Three Tips for Deadheading Your Garden

Three Tips for Deadheading Your GardenThere’s no doubt you know exactly how you like your garden to appear. Whether you prefer to see sprawling and organic patches of plants or a manicured and structured layout, there is a way to engineer plants to fit your vision. This method of manipulating plants to grow the way you want is called “deadheading” and it is a highly useful practice for any organic gardener.

A lot of gardeners deadhead for aesthetic reasons but this practice can also encourage plants to rebloom in a healthy way. Deadheading can be done with perennials and annuals and it allows you to shape the plants.

What exactly is deadheading?

Deadheading plants means you’re actually interfering with their natural life cycle in order to redirect its energy to a more desirable purpose. Every plant has the natural goal to produce fruit and seeds for reproduction. Deadheading stunts the process so the plant’s energy can be channeled into other goals such as strengthening the roots, producing a second bloom, or growing additional branches.

When you remove deteriorating material from your plants, it rejuvenates them but it also keeps pests and pathogens away. Get in your garden and pluck off spent blooms, cut down entire stalks to the ground, and remove healthy, full blooms before they expire so you can help your plants thrive.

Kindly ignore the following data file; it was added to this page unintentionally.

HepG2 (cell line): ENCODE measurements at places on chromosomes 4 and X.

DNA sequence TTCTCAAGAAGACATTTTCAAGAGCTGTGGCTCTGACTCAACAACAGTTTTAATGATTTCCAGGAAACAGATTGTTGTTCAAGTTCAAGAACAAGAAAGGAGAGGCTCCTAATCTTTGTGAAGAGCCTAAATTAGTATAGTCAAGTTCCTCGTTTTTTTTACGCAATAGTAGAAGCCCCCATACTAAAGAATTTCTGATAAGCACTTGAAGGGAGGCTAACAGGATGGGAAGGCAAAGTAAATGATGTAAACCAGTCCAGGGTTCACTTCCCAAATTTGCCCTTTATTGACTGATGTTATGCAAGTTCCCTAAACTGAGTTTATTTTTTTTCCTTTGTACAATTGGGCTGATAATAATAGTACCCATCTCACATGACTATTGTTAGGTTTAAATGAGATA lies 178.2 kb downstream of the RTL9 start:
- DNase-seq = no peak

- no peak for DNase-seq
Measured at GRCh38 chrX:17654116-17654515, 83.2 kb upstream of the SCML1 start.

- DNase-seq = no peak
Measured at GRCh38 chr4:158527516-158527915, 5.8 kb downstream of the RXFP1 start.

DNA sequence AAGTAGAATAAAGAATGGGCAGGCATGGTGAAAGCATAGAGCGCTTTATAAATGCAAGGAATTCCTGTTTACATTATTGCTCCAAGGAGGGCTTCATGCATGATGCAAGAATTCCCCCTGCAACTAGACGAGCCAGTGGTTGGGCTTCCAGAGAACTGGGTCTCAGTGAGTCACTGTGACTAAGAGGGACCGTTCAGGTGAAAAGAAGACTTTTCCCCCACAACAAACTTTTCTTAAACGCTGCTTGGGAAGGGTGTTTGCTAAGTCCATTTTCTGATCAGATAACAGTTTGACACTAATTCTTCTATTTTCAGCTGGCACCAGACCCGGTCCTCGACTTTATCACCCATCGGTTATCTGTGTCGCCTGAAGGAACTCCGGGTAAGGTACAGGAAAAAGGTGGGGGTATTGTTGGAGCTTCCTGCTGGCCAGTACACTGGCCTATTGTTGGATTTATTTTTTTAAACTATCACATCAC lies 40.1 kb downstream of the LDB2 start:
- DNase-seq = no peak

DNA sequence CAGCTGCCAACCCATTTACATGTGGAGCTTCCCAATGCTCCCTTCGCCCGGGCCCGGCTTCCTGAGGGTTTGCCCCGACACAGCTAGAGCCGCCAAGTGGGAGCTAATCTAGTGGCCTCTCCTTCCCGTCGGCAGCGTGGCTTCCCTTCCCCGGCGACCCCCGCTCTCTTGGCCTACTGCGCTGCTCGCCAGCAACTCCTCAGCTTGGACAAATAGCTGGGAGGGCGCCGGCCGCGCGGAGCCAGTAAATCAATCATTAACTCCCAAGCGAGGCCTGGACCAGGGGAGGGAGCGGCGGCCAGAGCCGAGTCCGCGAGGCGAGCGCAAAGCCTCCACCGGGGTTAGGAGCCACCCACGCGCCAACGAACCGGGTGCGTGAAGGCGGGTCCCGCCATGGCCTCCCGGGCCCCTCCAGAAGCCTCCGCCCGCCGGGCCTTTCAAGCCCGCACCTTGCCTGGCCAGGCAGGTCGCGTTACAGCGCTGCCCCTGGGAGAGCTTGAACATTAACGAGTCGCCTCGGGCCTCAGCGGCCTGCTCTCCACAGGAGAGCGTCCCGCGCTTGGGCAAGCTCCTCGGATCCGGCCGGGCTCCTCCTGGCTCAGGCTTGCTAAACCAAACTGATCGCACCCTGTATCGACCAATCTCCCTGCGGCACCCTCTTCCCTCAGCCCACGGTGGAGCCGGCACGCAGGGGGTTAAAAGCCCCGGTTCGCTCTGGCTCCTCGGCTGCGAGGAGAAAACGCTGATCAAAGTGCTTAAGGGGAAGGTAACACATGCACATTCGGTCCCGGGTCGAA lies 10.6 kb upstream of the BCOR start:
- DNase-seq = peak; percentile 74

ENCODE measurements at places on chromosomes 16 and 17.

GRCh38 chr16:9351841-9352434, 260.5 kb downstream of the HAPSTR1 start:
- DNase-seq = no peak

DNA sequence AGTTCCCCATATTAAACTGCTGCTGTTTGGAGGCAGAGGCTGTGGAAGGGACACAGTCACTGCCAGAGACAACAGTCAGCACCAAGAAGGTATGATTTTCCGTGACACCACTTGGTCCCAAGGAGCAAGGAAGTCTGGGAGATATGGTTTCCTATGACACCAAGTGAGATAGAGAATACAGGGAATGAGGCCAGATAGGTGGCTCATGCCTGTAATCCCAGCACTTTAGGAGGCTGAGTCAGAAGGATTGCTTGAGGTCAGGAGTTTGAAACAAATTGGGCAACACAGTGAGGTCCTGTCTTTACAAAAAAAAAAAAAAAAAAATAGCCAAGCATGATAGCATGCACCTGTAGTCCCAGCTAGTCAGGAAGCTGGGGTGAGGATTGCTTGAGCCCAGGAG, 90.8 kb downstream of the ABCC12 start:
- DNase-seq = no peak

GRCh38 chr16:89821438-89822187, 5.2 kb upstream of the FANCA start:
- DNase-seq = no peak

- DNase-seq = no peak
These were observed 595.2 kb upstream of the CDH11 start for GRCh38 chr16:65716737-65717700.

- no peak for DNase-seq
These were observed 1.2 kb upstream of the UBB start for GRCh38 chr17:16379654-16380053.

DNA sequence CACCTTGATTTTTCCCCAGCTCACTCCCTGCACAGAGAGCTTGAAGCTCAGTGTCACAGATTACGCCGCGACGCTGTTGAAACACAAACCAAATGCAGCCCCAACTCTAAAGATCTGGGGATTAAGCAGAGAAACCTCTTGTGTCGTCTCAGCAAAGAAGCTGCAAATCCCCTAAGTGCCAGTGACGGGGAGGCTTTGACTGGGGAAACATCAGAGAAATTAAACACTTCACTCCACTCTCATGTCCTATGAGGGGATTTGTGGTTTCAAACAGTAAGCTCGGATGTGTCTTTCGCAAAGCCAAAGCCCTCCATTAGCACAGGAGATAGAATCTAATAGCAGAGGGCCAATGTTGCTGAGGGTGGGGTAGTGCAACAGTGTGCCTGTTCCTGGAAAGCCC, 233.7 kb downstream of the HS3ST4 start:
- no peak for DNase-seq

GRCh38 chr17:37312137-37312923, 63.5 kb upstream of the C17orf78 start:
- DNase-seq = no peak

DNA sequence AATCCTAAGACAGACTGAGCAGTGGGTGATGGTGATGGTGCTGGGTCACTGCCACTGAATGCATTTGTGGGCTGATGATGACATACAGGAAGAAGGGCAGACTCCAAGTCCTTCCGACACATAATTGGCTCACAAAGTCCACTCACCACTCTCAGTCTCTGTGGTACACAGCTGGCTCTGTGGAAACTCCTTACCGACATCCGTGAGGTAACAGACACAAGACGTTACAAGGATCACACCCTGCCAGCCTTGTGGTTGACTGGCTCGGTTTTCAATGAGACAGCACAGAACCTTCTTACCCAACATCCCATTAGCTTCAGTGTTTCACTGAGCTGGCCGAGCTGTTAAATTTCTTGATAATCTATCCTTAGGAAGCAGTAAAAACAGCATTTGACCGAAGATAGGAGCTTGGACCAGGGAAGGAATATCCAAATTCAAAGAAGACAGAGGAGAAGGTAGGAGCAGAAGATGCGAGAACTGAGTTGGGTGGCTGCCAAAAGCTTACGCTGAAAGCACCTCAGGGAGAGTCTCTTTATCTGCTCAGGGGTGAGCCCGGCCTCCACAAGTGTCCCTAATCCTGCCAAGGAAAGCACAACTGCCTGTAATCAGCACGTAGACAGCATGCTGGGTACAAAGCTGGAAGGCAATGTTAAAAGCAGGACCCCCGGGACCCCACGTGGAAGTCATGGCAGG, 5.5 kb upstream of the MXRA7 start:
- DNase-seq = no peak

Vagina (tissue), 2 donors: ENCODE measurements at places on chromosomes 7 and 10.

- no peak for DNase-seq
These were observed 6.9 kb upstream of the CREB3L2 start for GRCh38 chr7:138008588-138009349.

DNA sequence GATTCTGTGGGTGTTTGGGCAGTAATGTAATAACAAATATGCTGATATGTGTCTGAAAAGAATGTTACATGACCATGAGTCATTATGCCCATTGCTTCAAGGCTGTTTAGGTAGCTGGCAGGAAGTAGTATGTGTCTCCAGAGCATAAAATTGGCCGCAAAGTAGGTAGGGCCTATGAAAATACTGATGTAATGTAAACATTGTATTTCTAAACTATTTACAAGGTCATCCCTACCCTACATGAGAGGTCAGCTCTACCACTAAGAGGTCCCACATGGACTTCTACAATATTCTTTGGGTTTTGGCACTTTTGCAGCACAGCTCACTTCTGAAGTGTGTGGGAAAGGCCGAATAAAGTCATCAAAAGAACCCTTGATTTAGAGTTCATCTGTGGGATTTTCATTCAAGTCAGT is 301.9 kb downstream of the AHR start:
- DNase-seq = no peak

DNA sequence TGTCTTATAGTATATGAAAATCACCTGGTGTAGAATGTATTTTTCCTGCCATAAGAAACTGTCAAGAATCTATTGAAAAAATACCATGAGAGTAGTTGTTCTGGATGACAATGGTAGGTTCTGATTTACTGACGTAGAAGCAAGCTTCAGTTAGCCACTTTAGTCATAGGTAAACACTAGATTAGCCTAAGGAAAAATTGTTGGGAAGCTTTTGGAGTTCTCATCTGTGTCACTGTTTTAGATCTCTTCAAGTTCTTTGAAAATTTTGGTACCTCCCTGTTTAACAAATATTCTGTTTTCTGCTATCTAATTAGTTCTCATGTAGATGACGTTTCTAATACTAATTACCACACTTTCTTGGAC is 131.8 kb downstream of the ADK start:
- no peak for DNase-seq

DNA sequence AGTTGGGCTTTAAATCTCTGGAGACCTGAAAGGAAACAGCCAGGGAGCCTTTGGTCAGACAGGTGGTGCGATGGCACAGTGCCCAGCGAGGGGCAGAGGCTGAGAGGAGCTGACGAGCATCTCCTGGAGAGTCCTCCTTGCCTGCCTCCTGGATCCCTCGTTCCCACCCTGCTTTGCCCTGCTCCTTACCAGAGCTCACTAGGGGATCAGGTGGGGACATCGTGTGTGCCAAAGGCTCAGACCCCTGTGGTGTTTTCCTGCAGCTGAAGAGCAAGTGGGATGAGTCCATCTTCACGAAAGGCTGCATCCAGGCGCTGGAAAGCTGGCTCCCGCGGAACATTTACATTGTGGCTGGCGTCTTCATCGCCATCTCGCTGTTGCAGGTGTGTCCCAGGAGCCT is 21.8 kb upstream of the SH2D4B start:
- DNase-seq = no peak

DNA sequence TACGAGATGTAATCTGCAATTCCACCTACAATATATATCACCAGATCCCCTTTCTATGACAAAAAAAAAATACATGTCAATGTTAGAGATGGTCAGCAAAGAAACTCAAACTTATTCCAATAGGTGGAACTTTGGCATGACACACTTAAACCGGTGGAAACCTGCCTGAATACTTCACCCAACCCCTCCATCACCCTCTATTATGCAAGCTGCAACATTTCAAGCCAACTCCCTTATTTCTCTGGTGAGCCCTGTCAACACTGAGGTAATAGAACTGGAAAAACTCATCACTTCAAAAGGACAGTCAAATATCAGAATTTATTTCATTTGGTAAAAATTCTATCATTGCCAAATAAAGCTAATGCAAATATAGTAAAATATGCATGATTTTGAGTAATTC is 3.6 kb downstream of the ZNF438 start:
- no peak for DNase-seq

Remove healthy blooms

It might feel like you’re harming the plant, but cutting it encourages more growth no matter where you do the chopping. Removing healthy blooms seems counterproductive but it will convince the plant to produce a second or third bloom throughout the season.

Do you like to grow Angelonia in your garden? This flower responds well to continuous cutting. Pro tip: Cut the stalks so the foliage remains lush and the blooms will continue to flourish in the spring and summer months.

Study your plants

Deadheading is a good practice to use but it’s more effective when you know each plant in your garden and your desired goals. Plants have different needs, which means you should tailor your strategies to keep them looking their best. For example, plants with large heads should be cut down in the fall before the frost sets in. If you skip this step, the heads will freeze, fall off, and scatter throughout the garden.

Memorize the life cycle for each plant

If you’re a beginner gardener, take some time to educate yourself on the lifecycle of the plants you’re working with. With a little research, you’ll know more about the life cycles of each of your plants than you did before and this is key. You should know when a plant is about to bloom or when it’s ready to seed so you can deadhead it accordingly.

Reap the rewards

When you think about it, gardening isn’t that different from going to the gym. If you put in the time and the effort, you’ll see results. Deadheading is like the ab workout of your gardening practice: it will activate your core but you will see the benefits when the time is right.

On days when the summer heat is stifling and the humidity level is high, you’ll feel the strain, but deadheading will train your plants to become stronger and grow the way you prefer.

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